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Feb/Mar 2011 Issue
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Gluten Attack: Ataxia
If Bosse had any doubts about having gluten ataxia, they were put to rest the first time she accidentally ate gluten. Her roommate had purchased a loaf of spelt bread, and mistaking it for gluten-free bread, Bosse ate it. Within an hour, she was doubled over with diarrhea that lasted for two weeks. Then the joint pain set in. Dizziness, confusion and vision problems kept her bed-ridden for several more weeks.
With this level of sensitivity, a dietary slip is a major setback. The last time it happened for Bosse was at her brother’s wedding. She ate a bite of roast beef and was sick 30 minutes later. She thinks the knife used to slice the meat may have doubled to cut rolls. Three months later, she was still suffering from an exacerbation of her ataxia symptoms. Eventually the symptoms plateaued, leveling out to a point she describes as “just a little lower” than where she was before.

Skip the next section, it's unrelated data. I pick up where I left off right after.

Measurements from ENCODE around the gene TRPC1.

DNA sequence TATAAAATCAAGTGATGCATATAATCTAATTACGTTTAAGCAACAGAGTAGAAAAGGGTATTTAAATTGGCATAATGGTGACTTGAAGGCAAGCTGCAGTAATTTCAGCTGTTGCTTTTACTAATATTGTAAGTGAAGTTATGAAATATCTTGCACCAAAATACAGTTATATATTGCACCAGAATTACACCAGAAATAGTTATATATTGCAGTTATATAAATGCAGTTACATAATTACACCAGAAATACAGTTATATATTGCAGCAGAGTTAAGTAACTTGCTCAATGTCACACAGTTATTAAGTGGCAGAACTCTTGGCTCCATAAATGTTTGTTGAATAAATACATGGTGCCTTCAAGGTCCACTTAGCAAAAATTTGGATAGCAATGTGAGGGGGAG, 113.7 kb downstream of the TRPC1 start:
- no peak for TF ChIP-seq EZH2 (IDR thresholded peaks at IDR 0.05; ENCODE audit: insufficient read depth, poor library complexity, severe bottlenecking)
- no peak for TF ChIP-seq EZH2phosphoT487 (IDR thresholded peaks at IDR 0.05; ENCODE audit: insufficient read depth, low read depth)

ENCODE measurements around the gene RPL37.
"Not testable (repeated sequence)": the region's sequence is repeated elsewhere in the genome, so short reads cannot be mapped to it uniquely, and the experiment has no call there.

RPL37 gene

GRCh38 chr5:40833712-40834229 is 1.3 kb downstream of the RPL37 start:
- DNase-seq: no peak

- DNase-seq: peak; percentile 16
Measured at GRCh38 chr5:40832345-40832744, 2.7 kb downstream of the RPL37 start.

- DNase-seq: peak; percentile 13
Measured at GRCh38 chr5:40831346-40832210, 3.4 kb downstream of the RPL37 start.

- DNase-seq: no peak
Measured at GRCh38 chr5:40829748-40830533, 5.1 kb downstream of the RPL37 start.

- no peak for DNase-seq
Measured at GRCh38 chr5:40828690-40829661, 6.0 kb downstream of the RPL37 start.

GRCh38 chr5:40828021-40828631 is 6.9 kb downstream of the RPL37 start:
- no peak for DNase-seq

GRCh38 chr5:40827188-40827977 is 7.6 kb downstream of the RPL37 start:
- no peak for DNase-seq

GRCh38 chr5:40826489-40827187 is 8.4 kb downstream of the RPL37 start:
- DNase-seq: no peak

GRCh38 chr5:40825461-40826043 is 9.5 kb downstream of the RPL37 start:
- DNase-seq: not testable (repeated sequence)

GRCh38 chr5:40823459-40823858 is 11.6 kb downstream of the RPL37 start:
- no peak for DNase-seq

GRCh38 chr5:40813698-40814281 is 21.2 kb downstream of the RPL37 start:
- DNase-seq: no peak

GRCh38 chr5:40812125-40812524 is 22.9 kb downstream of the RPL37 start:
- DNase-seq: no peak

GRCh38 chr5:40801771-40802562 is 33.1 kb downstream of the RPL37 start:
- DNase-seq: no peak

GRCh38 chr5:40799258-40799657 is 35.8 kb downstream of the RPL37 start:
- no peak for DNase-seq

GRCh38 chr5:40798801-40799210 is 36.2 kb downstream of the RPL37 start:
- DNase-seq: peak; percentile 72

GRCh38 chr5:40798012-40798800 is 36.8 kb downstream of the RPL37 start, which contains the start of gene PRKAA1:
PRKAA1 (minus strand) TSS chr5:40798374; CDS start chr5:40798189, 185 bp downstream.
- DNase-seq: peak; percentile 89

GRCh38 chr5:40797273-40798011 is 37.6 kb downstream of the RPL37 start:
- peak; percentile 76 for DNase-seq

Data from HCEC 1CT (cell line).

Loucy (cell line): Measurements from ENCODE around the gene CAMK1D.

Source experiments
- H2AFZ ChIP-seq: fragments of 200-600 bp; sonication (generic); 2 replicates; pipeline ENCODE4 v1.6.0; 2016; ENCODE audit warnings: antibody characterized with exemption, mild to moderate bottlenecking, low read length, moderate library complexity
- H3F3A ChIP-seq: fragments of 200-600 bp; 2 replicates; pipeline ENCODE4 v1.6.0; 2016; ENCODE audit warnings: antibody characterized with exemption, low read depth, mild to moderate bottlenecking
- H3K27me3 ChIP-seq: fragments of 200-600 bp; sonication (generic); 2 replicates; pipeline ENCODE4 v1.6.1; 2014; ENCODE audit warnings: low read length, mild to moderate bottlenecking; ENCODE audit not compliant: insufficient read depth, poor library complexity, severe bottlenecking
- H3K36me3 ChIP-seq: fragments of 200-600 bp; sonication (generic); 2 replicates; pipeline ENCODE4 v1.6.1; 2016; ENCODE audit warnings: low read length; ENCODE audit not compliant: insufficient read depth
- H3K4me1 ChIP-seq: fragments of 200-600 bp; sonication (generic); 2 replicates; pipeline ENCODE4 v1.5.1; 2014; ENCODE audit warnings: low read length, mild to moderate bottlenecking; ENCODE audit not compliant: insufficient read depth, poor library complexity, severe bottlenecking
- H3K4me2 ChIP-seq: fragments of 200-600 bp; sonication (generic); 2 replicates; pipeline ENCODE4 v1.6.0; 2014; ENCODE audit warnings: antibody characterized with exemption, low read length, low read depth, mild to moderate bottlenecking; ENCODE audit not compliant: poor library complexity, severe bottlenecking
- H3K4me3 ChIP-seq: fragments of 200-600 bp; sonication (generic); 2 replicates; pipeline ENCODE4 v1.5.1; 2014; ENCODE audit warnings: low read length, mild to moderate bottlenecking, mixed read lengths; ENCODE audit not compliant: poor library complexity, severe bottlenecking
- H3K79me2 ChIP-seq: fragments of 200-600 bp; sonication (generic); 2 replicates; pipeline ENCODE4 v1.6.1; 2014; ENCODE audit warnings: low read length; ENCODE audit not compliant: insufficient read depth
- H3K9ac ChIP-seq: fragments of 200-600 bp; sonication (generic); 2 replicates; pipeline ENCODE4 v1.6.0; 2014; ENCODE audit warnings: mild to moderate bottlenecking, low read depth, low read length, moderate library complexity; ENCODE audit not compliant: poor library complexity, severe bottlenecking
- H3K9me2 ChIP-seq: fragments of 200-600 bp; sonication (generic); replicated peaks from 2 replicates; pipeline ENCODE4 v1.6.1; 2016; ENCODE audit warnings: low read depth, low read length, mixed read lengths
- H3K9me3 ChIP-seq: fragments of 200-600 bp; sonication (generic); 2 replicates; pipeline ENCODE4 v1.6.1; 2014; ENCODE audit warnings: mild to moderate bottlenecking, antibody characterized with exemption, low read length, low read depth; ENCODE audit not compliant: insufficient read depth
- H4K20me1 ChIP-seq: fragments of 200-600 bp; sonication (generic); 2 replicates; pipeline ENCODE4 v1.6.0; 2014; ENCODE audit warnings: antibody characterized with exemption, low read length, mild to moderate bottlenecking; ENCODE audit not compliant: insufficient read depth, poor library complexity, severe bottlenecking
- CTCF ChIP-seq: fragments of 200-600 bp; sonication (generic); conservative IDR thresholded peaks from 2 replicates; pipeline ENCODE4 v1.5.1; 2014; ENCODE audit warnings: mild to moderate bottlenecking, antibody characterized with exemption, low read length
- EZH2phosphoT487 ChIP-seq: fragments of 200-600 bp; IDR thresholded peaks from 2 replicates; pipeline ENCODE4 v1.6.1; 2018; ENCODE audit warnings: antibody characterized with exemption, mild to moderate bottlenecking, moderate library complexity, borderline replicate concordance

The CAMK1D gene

“Every time I’m exposed to gluten, I lose a little bit of something I used to be able to do, probably permanently,” she says.
It’s hard, if not impossible, to fully recover from an incident of getting inadvertent gluten, agrees Davison. “I can’t take any risks with food. The consequences for me are far more serious than for lots of others on gluten-free diets.”
For her own well-being, Bosse doesn’t dine at restaurants. She takes a packed cooler when she goes out with friends. She doesn’t eat food that others prepare. Instead, she invites friends over to her kitchen where they cook using her utensils and ingredients.
“Although all celiacs need to be vigilant with their diet, I really counsel patients who also have gluten ataxia that they can’t take any chances at all,” says Murray. “They’ve got to protect their balance as much as possible.”